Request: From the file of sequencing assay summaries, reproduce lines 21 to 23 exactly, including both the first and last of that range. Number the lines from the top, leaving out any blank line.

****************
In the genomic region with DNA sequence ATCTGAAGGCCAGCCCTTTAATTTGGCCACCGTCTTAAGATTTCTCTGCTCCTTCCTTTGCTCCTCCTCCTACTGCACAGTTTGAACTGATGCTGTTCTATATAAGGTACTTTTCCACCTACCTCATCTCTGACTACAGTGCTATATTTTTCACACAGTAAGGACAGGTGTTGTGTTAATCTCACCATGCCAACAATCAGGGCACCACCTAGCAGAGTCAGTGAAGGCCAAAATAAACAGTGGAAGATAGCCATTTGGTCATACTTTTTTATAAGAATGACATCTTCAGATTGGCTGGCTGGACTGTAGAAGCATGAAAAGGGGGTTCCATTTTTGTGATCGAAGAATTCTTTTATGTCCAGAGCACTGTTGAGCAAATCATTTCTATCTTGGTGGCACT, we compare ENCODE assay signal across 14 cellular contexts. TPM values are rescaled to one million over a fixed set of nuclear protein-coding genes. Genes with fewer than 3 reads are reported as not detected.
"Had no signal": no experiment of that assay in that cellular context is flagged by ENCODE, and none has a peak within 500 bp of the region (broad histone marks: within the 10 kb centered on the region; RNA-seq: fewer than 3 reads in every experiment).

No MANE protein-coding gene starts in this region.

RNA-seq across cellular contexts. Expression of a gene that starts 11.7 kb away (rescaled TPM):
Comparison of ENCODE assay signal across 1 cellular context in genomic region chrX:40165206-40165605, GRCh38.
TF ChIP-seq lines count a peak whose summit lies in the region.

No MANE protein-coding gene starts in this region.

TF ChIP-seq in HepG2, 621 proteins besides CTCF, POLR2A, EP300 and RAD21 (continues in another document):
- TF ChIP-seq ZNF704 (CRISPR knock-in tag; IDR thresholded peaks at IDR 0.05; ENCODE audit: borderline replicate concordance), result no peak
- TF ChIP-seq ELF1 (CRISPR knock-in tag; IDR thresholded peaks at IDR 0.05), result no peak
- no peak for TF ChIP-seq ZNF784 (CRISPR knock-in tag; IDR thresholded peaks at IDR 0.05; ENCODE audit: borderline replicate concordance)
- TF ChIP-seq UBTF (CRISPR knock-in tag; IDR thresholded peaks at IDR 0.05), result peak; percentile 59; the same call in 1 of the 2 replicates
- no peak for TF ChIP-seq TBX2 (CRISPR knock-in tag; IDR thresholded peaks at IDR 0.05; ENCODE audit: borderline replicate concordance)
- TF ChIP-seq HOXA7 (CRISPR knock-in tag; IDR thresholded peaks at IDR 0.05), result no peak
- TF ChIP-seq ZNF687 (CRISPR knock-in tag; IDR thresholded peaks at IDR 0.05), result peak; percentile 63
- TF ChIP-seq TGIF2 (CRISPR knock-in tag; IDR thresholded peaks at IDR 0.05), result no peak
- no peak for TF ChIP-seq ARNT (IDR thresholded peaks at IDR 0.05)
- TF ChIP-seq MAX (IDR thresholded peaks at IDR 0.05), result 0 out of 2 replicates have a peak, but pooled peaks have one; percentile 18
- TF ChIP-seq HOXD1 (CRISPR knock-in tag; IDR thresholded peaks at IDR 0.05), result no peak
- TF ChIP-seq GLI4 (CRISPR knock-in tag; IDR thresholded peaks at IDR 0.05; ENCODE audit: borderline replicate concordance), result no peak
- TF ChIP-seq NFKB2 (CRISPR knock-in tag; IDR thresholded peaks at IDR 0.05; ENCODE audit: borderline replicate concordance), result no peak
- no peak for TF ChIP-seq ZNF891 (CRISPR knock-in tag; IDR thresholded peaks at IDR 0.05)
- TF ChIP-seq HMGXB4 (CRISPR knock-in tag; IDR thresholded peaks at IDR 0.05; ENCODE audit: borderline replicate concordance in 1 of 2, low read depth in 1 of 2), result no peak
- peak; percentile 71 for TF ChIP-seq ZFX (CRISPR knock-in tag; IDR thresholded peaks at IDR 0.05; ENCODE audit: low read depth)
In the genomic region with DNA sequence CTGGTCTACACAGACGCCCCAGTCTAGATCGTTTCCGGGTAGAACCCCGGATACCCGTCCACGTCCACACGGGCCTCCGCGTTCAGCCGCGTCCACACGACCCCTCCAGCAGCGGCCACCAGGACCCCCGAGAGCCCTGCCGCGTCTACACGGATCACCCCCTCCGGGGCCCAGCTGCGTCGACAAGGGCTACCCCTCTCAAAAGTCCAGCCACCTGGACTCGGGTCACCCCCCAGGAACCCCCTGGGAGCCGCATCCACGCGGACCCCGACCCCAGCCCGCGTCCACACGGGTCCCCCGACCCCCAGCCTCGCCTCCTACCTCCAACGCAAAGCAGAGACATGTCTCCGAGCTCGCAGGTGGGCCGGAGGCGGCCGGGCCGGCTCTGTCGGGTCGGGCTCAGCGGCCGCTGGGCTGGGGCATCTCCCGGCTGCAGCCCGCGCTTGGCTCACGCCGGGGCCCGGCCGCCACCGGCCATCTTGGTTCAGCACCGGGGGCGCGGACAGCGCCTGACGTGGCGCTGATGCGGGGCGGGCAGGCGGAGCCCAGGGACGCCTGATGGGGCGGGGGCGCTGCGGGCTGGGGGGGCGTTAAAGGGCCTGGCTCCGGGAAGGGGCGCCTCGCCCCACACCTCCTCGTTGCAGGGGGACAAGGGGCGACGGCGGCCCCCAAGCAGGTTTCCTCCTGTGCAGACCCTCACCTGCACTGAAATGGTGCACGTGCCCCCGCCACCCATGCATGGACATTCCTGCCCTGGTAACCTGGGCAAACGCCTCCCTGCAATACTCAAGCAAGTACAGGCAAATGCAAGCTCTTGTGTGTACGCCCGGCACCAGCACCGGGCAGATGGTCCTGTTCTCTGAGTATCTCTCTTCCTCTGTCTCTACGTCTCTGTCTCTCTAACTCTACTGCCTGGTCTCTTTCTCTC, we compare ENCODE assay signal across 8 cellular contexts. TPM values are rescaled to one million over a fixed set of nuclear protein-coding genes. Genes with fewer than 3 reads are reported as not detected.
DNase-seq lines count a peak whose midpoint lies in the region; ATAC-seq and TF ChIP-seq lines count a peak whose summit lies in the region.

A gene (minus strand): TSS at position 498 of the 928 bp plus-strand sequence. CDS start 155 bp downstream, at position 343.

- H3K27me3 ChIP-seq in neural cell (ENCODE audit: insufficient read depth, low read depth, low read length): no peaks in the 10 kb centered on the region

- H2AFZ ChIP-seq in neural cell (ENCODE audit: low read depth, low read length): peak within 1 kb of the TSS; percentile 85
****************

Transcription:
- TF ChIP-seq NFKB2 (CRISPR knock-in tag; IDR thresholded peaks at IDR 0.05; ENCODE audit: borderline replicate concordance), result no peak
- no peak for TF ChIP-seq ZNF891 (CRISPR knock-in tag; IDR thresholded peaks at IDR 0.05)
- TF ChIP-seq HMGXB4 (CRISPR knock-in tag; IDR thresholded peaks at IDR 0.05; ENCODE audit: borderline replicate concordance in 1 of 2, low read depth in 1 of 2), result no peak